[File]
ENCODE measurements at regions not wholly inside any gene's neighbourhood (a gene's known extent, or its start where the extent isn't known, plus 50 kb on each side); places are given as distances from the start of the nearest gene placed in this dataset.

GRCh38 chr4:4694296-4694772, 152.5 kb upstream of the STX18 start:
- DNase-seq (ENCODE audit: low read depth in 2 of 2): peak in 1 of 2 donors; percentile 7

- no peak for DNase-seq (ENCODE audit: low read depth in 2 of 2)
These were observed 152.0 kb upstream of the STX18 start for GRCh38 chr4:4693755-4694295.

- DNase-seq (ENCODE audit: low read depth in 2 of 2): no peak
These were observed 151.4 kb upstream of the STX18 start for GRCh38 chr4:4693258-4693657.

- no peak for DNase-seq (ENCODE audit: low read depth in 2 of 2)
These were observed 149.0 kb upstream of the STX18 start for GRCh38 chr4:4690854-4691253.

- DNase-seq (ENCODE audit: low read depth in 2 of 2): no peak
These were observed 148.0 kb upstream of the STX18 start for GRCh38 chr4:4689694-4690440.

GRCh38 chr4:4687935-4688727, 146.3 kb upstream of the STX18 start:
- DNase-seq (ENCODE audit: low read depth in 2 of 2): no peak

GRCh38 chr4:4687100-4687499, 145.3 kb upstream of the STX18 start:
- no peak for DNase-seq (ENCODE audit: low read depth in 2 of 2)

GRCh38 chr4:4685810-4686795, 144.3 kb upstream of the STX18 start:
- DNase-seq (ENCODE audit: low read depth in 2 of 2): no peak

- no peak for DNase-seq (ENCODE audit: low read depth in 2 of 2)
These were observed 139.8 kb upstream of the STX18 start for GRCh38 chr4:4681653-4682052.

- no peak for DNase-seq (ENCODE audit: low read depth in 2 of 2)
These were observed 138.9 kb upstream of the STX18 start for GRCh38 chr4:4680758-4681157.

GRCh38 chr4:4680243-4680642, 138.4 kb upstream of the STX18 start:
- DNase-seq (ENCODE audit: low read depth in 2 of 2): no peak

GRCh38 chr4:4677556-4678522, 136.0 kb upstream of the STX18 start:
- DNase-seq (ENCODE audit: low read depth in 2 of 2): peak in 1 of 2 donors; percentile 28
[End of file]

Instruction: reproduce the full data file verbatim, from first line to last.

ENCODE measurements at regions not wholly inside any gene's neighbourhood (a gene's known extent, or its start where the extent isn't known, plus 50 kb on each side); places are given as distances from the start of the nearest gene placed in this dataset.

GRCh38 chr4:4694296-4694772, 152.5 kb upstream of the STX18 start:
- DNase-seq (ENCODE audit: low read depth in 2 of 2): peak in 1 of 2 donors; percentile 7

- no peak for DNase-seq (ENCODE audit: low read depth in 2 of 2)
These were observed 152.0 kb upstream of the STX18 start for GRCh38 chr4:4693755-4694295.

- DNase-seq (ENCODE audit: low read depth in 2 of 2): no peak
These were observed 151.4 kb upstream of the STX18 start for GRCh38 chr4:4693258-4693657.

- no peak for DNase-seq (ENCODE audit: low read depth in 2 of 2)
These were observed 149.0 kb upstream of the STX18 start for GRCh38 chr4:4690854-4691253.

- DNase-seq (ENCODE audit: low read depth in 2 of 2): no peak
These were observed 148.0 kb upstream of the STX18 start for GRCh38 chr4:4689694-4690440.

GRCh38 chr4:4687935-4688727, 146.3 kb upstream of the STX18 start:
- DNase-seq (ENCODE audit: low read depth in 2 of 2): no peak

GRCh38 chr4:4687100-4687499, 145.3 kb upstream of the STX18 start:
- no peak for DNase-seq (ENCODE audit: low read depth in 2 of 2)

GRCh38 chr4:4685810-4686795, 144.3 kb upstream of the STX18 start:
- DNase-seq (ENCODE audit: low read depth in 2 of 2): no peak

- no peak for DNase-seq (ENCODE audit: low read depth in 2 of 2)
These were observed 139.8 kb upstream of the STX18 start for GRCh38 chr4:4681653-4682052.

- no peak for DNase-seq (ENCODE audit: low read depth in 2 of 2)
These were observed 138.9 kb upstream of the STX18 start for GRCh38 chr4:4680758-4681157.

GRCh38 chr4:4680243-4680642, 138.4 kb upstream of the STX18 start:
- DNase-seq (ENCODE audit: low read depth in 2 of 2): no peak

GRCh38 chr4:4677556-4678522, 136.0 kb upstream of the STX18 start:
- DNase-seq (ENCODE audit: low read depth in 2 of 2): peak in 1 of 2 donors; percentile 28